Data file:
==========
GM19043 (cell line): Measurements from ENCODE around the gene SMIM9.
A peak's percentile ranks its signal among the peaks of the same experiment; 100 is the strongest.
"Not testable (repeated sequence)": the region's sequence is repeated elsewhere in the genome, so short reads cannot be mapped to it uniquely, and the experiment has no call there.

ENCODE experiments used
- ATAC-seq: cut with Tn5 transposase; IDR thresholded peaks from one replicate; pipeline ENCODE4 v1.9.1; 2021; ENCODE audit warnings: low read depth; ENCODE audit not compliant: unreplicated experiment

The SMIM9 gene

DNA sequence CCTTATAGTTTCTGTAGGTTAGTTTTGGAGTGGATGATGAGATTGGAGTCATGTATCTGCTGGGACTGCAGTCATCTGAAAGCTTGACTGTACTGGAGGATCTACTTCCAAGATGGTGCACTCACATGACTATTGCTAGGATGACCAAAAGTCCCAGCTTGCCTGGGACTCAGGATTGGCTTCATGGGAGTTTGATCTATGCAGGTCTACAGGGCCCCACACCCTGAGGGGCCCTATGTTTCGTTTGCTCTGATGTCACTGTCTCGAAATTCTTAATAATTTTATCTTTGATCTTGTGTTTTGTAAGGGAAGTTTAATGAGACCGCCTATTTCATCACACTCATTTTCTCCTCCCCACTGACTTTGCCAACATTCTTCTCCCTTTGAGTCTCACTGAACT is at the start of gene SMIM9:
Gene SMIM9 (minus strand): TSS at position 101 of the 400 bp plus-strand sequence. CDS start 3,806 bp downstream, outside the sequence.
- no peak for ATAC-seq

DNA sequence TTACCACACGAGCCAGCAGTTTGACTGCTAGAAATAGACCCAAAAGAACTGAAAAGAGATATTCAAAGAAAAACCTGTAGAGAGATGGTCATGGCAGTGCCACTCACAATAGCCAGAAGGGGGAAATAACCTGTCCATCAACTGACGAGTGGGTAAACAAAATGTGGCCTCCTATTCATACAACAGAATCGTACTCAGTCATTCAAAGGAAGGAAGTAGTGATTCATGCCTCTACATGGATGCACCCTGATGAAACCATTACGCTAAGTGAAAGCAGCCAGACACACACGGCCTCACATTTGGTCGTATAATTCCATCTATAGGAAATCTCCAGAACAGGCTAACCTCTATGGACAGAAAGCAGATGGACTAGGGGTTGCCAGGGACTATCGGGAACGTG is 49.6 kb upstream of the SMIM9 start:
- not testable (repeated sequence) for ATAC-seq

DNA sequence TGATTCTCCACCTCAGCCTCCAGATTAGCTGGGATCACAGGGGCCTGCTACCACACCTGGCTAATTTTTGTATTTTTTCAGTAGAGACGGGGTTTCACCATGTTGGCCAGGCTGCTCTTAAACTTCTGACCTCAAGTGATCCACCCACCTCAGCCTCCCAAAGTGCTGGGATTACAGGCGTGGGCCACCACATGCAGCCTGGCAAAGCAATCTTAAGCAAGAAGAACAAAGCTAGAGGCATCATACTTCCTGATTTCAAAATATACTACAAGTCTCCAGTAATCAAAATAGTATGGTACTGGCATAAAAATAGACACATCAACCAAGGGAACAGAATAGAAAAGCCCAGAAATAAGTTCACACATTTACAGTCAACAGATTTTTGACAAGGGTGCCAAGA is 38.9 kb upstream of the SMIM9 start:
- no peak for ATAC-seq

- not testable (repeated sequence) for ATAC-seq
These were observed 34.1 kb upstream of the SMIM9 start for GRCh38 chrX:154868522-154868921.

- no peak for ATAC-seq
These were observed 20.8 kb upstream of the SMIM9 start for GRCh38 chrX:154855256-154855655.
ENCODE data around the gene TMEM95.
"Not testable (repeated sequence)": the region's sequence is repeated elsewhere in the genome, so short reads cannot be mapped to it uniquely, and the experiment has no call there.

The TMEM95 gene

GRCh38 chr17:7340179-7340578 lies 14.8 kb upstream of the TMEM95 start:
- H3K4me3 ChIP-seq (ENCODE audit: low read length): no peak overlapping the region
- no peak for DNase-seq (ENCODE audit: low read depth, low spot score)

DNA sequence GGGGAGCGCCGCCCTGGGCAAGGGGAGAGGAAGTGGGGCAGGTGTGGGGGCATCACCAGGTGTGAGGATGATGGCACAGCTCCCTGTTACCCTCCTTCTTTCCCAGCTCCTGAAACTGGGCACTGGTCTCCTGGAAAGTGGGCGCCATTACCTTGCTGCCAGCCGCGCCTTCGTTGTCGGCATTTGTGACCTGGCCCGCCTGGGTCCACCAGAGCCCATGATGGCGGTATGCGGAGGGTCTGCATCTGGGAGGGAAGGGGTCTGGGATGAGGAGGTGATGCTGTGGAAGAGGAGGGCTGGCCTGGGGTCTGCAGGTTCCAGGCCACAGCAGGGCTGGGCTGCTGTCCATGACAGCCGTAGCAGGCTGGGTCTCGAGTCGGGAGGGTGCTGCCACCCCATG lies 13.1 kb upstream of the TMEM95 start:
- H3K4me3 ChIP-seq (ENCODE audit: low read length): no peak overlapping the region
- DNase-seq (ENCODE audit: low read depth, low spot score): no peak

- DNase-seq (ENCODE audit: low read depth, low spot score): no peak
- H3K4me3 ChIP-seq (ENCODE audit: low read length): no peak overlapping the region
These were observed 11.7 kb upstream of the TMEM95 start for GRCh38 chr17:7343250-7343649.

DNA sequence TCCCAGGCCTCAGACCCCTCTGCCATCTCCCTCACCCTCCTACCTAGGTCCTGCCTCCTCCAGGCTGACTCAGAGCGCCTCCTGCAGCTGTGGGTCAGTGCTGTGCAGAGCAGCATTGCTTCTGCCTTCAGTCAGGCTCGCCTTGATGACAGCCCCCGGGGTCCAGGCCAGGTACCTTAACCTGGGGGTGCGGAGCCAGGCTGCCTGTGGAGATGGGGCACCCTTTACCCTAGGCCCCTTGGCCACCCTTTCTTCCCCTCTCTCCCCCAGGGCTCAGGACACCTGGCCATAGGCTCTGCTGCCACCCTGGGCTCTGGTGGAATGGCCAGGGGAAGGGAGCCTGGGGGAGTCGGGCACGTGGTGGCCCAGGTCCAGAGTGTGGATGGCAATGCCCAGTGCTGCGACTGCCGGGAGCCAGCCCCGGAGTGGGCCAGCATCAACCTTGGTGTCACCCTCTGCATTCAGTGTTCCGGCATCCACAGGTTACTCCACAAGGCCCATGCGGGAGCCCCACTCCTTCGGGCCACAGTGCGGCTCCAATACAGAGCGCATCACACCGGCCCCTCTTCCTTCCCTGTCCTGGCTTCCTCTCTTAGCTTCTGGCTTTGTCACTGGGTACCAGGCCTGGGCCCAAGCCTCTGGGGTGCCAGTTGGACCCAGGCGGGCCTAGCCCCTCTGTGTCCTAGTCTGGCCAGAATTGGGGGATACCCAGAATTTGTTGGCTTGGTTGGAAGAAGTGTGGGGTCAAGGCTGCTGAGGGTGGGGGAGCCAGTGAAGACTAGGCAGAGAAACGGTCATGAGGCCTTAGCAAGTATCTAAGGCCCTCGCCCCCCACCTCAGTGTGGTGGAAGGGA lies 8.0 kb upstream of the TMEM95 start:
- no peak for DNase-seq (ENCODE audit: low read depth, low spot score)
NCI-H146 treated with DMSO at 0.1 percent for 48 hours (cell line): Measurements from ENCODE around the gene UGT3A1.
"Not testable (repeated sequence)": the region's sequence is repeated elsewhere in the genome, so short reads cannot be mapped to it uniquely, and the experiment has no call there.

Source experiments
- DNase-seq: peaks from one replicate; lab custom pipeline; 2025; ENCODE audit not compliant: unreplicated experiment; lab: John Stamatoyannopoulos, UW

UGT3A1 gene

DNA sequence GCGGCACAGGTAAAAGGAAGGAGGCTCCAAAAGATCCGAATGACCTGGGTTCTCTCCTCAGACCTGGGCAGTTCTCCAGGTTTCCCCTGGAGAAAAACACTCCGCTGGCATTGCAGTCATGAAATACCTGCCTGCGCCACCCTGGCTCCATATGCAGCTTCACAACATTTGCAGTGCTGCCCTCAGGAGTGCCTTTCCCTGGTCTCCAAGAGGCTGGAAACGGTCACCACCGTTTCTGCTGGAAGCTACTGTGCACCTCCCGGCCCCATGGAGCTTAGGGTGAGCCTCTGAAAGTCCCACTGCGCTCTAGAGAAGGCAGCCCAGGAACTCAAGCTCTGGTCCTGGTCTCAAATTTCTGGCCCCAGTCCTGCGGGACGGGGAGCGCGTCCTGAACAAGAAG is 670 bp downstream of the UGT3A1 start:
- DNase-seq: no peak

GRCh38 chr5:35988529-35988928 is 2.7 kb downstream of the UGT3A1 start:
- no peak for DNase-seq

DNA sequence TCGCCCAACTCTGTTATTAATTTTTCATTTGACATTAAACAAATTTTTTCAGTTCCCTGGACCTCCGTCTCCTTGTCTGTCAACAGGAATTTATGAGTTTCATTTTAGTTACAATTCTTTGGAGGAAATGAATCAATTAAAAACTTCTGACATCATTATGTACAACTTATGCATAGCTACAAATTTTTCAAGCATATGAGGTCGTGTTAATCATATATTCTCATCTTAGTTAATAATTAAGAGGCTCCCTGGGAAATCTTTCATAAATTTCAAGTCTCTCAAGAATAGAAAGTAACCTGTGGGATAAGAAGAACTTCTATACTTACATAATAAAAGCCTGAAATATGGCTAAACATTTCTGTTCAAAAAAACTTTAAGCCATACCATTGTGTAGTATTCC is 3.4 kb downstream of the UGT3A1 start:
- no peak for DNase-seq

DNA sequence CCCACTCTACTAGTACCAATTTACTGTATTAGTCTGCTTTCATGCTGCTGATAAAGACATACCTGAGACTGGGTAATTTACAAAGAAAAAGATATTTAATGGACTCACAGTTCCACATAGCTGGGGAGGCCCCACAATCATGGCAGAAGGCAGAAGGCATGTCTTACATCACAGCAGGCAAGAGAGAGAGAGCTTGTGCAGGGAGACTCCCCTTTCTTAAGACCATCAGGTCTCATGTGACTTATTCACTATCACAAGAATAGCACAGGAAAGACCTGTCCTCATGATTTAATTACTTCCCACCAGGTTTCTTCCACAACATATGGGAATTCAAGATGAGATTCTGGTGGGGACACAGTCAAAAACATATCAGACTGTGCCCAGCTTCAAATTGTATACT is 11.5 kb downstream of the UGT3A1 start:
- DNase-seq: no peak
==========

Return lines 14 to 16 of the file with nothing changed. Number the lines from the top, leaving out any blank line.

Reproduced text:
- not testable (repeated sequence) for ATAC-seq
These were observed 34.1 kb upstream of the SMIM9 start for GRCh38 chrX:154868522-154868921.

- no peak for ATAC-seq